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Re: user-directory: New library to find user {conf, data, state, ...} fi

From: Eli Zaretskii
Subject: Re: user-directory: New library to find user {conf, data, state, ...} files
Date: Thu, 11 Nov 2021 12:34:48 +0200

> From: Stefan Kangas <stefan@marxist.se>
> Date: Tue, 9 Nov 2021 12:38:52 -0800
> Cc: monnier@iro.umontreal.ca, emacs-devel@gnu.org
> Eli Zaretskii <eliz@gnu.org> writes:
> >> When looking for the directory, the new one will always be preferred.
> >> The old name in all cases is just `user-emacs-directory', so it doesn't
> >> make sense to look for it.
> >
> > That's not true, unless we are mis-communicating.  I have quite a few
> > directories under ~/.emacs.d/, and most of them are important.  Are
> > you saying we will now look for them all according to the XDG spec?
> Aha, yes we are talking about two different things.
> If you need some file in `user-emacs-directory' ("file" in the Unix
> sense here, i.e. it could also be a directory) you would use
> `user-file'.  So to get "~/.emacs.d/auto-save-list/" you would say:
>     (user-file 'state "auto-save-list")
>     => "~/.local/state/emacs/auto-save-list"
> `user-directory' only returns the top-level directory.  There is no way
> to give it a name of a file.
>     (user-directory 'state)
>     => "/home/skangas/.local/state/emacs"

I'm saying that user-directory should also honor user-emacs-directory,
because we have no way of knowing the intent of the caller of
user-directory: it could be that the caller wants then to get to some
file under it.

> However, your question makes me think that we should make `user-file'
> the only public function here, to avoid confusion.  I think it's rare to
> need the directory itself, and if someone does they could just use
>     user-emacs-directory
>     => "~/.emacs.d/"
> or
>     (user-file 'cache "")
>     => "~/.cache/emacs"
> So I think we should rename the library to user-file.el, and make
> `user-file' the only non-internal and user-facing function.  That makes
> it simpler, and more clear.

Could be, indeed.  (But please make user-file accept nil instead of an
empty string.)

> >>   ./startup.el547:      (push (expand-file-name "eln-cache/"
> >> user-emacs-directory)
> >
> > Isn't that a problem?  It would mean we'd need to preload xdg.el and
> > user-file, and all the stuff they need to work, right?  Also, the XDG
> > spec says about "cache":
> Yes, if we want to move the eln-cache to the cache directory, we need to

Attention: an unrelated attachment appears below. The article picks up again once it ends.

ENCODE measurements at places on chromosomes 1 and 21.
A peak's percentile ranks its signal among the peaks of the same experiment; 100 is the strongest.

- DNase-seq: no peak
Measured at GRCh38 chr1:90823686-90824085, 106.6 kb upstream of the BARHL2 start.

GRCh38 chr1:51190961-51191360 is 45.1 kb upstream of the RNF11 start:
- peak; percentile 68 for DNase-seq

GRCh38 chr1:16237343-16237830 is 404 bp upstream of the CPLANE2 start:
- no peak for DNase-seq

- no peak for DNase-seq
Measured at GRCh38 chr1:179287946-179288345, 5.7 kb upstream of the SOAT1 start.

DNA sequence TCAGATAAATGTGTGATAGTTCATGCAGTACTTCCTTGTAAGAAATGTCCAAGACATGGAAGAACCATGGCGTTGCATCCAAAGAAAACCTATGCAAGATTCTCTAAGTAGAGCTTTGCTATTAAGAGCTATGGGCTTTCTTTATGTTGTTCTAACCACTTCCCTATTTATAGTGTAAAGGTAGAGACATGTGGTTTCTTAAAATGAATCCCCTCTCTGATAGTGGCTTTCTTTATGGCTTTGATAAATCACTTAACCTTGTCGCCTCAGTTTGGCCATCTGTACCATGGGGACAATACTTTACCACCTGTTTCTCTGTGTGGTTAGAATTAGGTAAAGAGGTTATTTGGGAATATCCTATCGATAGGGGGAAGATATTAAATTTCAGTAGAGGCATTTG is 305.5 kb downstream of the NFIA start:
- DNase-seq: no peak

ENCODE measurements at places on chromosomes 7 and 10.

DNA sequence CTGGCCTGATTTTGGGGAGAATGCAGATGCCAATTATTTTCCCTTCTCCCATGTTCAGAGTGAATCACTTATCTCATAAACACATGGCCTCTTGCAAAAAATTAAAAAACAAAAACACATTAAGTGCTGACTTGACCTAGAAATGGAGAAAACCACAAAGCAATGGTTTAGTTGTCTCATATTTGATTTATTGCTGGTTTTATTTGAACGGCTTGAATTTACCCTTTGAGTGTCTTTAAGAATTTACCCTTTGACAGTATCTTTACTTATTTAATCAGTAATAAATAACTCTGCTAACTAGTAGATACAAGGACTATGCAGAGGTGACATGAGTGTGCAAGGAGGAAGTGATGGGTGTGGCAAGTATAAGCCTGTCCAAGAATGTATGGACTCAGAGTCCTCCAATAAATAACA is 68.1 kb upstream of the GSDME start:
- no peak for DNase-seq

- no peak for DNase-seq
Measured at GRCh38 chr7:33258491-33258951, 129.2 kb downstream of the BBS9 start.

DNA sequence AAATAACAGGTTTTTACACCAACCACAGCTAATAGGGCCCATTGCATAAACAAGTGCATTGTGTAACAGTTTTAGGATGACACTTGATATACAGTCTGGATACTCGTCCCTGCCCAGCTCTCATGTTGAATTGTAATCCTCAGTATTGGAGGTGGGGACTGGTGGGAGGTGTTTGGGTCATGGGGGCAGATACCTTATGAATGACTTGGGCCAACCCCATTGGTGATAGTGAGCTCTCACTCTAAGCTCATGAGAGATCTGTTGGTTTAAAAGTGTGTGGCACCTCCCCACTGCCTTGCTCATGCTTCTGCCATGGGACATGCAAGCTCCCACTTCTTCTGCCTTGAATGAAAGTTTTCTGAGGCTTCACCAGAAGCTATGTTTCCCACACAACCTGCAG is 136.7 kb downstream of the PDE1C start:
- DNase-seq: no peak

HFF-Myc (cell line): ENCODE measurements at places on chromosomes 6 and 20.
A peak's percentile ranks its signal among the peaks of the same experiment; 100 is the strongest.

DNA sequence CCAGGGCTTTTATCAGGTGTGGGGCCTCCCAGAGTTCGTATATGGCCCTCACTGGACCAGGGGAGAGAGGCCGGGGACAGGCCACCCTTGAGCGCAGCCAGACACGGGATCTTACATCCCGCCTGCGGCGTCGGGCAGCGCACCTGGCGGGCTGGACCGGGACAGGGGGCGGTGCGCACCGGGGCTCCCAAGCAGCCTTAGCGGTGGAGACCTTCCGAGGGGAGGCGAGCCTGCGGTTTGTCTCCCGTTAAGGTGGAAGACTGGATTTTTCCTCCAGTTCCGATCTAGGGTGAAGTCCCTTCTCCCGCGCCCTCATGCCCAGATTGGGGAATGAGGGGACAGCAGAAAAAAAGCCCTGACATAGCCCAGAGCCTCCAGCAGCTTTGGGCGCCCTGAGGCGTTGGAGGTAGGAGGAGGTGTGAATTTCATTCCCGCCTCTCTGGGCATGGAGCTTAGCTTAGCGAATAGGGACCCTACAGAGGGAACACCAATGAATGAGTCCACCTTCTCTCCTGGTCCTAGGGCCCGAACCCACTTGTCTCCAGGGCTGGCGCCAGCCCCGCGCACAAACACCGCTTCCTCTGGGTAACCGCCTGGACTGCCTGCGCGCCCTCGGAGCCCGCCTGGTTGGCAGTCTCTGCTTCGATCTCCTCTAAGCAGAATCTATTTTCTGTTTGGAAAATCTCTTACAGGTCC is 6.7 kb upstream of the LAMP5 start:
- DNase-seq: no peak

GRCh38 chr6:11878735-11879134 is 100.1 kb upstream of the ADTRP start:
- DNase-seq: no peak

> do something about preloading.  The relevant XDG code could be moved
> from xdg.el and xdg.el could depend on the preloaded location; this is
> about 30-40 lines of code.  We would also need to rewrite the code I
> have in user-directory.el to not use cl-lib.el.

That's a bummer, because we didn't intend to preload xdg.el.  And
since it prefers the "traditional" setups anyway, I wonder whether
preloading it would be justified, as in most cases its code will be
trivially bypassed.

> >   $XDG_CACHE_HOME defines the base directory relative to which
> >   user-specific non-essential data files should be stored.
> >
> > I don't think files in eln-cache can be classified as "non-essential".
> > They are important for using Emacs; removing them will make Emacs slow
> > and sluggish for quite some time after startup.
> Removing anything from a cache will always make performance worse until
> you can recache it, but the character of a cache is that it can always
> be recreated from some original data.
> So my understanding is that "non-essential" here is provided to contrast
> with the data file, and simply means that it is not (highly) important
> not to lose those files.  I.e. it is just a way to further specify that
> this is the directory for cached files.

That's not true for the *.eln files: they cannot be "simply lost".
Note that the XDG spec says "data files", which *.eln aren't: they are
code.  I think it would be wrong to put *.eln files there for the same
reasons it would be wrong to put *.elc files there.

> > And you are saying we will redirect all those to the XDG tree?  Users
> > have files in these places, and they need to trust Emacs to find those
> > files when it is restarted.  How can we change where we look for them
> > without breaking configurations?
> For each file NAME: (1) look for NAME in the XDG directory, if NAME
> exists there and is readable return it, otherwise (2) look for it in
> `user-emacs-directory', if NAME exists there and is readable return it,
> otherwise (3) return the file name of NAME in the XDG directory.  This
> is the same basic approach that we also use in `locate-user-emacs-file'.

Why not start with (2)?  It will save us one step.

> Is that what you mean?
> >>     (user-file 'data "bookmarks" "~/.emacs.bmk")
> >
> > Once again, why not just one argument?
> For backwards compatibility.  The "bookmarks" file used to be in
> "~/.emacs.bmk" (before 2010 or so?).
> We currently locate it using this call:
>     (locate-user-emacs-file "bookmarks" ".emacs.bmk")

If the 2nd argument is optional for alternative names, that's OK, I


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